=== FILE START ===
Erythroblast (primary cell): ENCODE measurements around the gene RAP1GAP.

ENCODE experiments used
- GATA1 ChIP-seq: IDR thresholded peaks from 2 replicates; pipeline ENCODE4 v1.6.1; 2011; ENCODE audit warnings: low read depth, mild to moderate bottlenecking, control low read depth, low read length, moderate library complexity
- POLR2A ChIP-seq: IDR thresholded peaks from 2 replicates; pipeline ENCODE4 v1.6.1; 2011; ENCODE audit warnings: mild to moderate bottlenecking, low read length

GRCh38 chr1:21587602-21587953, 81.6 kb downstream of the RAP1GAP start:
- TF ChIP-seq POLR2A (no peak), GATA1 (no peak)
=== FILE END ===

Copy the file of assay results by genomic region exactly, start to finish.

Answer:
Erythroblast (primary cell): ENCODE measurements around the gene RAP1GAP.

ENCODE experiments used
- GATA1 ChIP-seq: IDR thresholded peaks from 2 replicates; pipeline ENCODE4 v1.6.1; 2011; ENCODE audit warnings: low read depth, mild to moderate bottlenecking, control low read depth, low read length, moderate library complexity
- POLR2A ChIP-seq: IDR thresholded peaks from 2 replicates; pipeline ENCODE4 v1.6.1; 2011; ENCODE audit warnings: mild to moderate bottlenecking, low read length

GRCh38 chr1:21587602-21587953, 81.6 kb downstream of the RAP1GAP start:
- TF ChIP-seq POLR2A (no peak), GATA1 (no peak)